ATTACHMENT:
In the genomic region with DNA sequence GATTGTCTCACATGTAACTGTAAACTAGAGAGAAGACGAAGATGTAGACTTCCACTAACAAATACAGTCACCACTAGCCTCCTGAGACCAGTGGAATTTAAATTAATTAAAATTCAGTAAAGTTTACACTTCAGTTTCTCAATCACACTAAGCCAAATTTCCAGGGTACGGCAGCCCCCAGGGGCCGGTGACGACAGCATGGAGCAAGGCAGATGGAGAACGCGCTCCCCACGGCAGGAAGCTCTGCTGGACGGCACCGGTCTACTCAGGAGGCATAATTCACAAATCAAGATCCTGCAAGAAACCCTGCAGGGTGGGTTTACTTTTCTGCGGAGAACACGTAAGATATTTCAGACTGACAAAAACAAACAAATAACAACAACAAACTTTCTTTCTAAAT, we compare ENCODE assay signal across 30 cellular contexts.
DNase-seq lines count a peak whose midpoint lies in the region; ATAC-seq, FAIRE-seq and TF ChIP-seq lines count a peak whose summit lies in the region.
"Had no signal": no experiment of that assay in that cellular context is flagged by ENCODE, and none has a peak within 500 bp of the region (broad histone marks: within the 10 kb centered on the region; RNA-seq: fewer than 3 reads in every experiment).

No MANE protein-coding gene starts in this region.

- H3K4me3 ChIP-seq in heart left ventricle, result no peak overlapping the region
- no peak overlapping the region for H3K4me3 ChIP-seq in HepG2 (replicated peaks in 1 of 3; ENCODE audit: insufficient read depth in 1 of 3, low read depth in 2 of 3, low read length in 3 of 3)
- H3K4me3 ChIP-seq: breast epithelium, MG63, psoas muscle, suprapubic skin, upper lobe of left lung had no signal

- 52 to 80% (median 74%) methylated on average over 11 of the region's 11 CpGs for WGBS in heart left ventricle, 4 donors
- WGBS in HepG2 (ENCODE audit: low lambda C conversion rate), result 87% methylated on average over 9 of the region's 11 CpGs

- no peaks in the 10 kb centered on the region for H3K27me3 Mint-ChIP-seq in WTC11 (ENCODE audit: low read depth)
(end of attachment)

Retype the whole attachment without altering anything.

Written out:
In the genomic region with DNA sequence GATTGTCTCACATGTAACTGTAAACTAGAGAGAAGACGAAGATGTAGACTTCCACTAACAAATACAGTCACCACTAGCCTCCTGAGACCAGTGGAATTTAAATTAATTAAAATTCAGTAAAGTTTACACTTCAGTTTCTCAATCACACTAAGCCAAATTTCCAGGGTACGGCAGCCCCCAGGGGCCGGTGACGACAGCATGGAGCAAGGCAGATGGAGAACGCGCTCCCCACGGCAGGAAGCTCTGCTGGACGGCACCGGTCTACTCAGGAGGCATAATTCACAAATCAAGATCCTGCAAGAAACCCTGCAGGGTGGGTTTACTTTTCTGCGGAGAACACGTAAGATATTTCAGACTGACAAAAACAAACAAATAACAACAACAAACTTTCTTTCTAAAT, we compare ENCODE assay signal across 30 cellular contexts.
DNase-seq lines count a peak whose midpoint lies in the region; ATAC-seq, FAIRE-seq and TF ChIP-seq lines count a peak whose summit lies in the region.
"Had no signal": no experiment of that assay in that cellular context is flagged by ENCODE, and none has a peak within 500 bp of the region (broad histone marks: within the 10 kb centered on the region; RNA-seq: fewer than 3 reads in every experiment).

No MANE protein-coding gene starts in this region.

- H3K4me3 ChIP-seq in heart left ventricle, result no peak overlapping the region
- no peak overlapping the region for H3K4me3 ChIP-seq in HepG2 (replicated peaks in 1 of 3; ENCODE audit: insufficient read depth in 1 of 3, low read depth in 2 of 3, low read length in 3 of 3)
- H3K4me3 ChIP-seq: breast epithelium, MG63, psoas muscle, suprapubic skin, upper lobe of left lung had no signal

- 52 to 80% (median 74%) methylated on average over 11 of the region's 11 CpGs for WGBS in heart left ventricle, 4 donors
- WGBS in HepG2 (ENCODE audit: low lambda C conversion rate), result 87% methylated on average over 9 of the region's 11 CpGs

- no peaks in the 10 kb centered on the region for H3K27me3 Mint-ChIP-seq in WTC11 (ENCODE audit: low read depth)